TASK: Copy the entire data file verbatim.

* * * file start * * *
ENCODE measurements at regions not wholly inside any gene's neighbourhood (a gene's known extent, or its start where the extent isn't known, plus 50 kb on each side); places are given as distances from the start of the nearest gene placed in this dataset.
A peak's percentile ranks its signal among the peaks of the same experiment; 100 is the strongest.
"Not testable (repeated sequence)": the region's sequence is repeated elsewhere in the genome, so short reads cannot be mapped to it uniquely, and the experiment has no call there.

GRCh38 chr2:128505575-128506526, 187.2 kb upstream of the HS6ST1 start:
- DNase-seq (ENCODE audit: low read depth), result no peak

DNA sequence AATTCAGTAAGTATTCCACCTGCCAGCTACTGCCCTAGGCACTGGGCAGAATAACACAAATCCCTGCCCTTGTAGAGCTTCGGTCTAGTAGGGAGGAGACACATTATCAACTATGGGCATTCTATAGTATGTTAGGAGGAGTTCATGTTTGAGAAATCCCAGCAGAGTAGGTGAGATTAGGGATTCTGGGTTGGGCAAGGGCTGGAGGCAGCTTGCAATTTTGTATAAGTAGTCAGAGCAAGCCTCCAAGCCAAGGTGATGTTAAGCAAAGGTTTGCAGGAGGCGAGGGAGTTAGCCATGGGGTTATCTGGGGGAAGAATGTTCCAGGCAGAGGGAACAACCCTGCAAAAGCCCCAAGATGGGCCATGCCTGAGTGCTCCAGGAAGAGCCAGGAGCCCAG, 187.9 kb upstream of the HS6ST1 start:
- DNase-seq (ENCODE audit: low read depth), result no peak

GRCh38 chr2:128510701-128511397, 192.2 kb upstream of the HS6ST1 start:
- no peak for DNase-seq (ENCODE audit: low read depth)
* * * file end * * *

ENCODE measurements at regions not wholly inside any gene's neighbourhood (a gene's known extent, or its start where the extent isn't known, plus 50 kb on each side); places are given as distances from the start of the nearest gene placed in this dataset.
A peak's percentile ranks its signal among the peaks of the same experiment; 100 is the strongest.
"Not testable (repeated sequence)": the region's sequence is repeated elsewhere in the genome, so short reads cannot be mapped to it uniquely, and the experiment has no call there.

GRCh38 chr2:128505575-128506526, 187.2 kb upstream of the HS6ST1 start:
- DNase-seq (ENCODE audit: low read depth), result no peak

DNA sequence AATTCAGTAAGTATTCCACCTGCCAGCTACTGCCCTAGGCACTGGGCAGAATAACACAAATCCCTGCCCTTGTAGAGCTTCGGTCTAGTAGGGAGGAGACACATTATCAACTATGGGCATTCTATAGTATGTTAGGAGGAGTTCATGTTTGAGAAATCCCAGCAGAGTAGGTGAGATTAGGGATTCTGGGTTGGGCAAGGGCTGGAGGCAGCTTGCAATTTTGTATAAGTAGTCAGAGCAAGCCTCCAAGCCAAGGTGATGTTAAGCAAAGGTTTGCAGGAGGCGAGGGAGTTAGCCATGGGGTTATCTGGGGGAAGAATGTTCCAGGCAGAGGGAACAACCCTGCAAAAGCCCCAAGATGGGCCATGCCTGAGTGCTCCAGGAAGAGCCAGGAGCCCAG, 187.9 kb upstream of the HS6ST1 start:
- DNase-seq (ENCODE audit: low read depth), result no peak

GRCh38 chr2:128510701-128511397, 192.2 kb upstream of the HS6ST1 start:
- no peak for DNase-seq (ENCODE audit: low read depth)